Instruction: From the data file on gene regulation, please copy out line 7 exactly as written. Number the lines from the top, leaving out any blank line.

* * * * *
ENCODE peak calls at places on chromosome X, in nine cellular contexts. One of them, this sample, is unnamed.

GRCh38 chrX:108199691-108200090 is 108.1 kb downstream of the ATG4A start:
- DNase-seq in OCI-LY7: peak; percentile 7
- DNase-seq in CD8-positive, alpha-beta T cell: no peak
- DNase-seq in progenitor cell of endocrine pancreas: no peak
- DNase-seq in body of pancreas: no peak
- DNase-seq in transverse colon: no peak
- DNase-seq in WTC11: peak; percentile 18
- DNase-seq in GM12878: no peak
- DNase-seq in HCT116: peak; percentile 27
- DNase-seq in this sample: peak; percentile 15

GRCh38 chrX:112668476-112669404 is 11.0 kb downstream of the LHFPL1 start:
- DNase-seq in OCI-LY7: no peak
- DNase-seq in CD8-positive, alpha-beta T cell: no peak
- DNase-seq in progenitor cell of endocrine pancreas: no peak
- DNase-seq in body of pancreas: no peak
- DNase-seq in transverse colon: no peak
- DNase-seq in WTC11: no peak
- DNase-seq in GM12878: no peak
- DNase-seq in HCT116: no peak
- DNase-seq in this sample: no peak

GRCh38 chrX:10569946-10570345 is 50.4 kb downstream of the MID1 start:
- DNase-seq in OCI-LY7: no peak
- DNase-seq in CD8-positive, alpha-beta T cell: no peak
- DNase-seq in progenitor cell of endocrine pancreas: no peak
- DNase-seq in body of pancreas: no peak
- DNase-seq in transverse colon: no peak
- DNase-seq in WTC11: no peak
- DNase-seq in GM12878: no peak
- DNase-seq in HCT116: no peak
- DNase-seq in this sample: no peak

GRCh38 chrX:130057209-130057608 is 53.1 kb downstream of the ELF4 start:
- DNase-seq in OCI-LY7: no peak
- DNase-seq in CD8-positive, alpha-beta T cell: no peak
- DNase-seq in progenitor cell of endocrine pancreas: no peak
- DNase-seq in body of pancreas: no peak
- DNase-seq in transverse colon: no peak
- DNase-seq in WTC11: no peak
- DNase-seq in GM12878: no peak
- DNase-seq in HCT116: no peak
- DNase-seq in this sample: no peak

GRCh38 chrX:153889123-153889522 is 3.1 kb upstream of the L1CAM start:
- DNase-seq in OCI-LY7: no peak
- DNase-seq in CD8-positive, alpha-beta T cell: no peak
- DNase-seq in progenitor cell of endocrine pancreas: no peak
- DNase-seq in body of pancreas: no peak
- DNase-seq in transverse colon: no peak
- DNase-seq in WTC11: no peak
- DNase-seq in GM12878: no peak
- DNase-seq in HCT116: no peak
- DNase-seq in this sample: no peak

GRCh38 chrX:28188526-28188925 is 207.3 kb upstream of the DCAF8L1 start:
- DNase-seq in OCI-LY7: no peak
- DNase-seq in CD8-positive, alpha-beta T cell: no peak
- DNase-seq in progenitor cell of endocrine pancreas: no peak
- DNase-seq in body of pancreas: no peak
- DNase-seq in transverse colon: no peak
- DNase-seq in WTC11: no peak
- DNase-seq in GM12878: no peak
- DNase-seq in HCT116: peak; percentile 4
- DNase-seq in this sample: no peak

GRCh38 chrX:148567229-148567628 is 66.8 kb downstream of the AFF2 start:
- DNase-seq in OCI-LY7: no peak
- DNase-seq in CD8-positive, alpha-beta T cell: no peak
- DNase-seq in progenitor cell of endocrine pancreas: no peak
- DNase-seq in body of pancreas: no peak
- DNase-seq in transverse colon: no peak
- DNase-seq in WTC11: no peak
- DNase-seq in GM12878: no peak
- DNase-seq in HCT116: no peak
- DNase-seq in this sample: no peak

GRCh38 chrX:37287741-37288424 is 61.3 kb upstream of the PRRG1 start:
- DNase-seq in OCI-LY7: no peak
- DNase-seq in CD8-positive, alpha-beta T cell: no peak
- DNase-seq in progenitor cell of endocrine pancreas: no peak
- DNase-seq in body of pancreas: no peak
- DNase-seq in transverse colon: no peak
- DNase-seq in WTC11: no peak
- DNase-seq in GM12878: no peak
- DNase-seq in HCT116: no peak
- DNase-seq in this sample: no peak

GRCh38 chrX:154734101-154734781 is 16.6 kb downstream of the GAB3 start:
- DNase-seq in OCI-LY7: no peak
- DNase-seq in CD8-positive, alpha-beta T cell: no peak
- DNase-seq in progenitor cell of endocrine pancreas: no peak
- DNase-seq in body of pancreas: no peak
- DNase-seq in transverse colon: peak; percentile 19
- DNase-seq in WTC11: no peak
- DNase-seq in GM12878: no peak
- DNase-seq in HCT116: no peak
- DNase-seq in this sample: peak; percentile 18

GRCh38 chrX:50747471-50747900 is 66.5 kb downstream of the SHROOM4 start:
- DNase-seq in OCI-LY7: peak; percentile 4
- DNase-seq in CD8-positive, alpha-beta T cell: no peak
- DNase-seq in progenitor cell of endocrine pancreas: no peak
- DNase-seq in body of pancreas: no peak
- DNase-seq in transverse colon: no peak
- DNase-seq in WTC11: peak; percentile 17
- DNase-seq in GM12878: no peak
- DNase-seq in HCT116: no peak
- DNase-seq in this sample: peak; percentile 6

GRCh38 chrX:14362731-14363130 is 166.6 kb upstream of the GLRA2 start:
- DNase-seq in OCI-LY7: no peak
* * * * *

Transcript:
- DNase-seq in transverse colon: no peak